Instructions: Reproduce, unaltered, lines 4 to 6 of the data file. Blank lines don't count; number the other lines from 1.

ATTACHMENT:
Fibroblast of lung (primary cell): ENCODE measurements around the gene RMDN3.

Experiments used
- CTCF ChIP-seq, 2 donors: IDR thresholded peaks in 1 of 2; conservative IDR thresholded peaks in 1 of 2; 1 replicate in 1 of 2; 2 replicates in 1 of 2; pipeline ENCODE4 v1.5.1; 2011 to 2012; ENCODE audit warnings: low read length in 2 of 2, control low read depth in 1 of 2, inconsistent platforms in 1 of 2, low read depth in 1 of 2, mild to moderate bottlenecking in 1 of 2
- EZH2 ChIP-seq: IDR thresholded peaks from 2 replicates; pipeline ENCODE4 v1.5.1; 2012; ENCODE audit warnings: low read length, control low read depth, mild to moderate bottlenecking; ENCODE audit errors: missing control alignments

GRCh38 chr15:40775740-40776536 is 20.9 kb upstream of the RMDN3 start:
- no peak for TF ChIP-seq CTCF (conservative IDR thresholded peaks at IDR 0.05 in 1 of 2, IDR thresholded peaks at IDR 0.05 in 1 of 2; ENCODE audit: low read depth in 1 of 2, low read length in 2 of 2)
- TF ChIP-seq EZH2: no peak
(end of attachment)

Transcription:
- EZH2 ChIP-seq: IDR thresholded peaks from 2 replicates; pipeline ENCODE4 v1.5.1; 2012; ENCODE audit warnings: low read length, control low read depth, mild to moderate bottlenecking; ENCODE audit errors: missing control alignments

GRCh38 chr15:40775740-40776536 is 20.9 kb upstream of the RMDN3 start:
- no peak for TF ChIP-seq CTCF (conservative IDR thresholded peaks at IDR 0.05 in 1 of 2, IDR thresholded peaks at IDR 0.05 in 1 of 2; ENCODE audit: low read depth in 1 of 2, low read length in 2 of 2)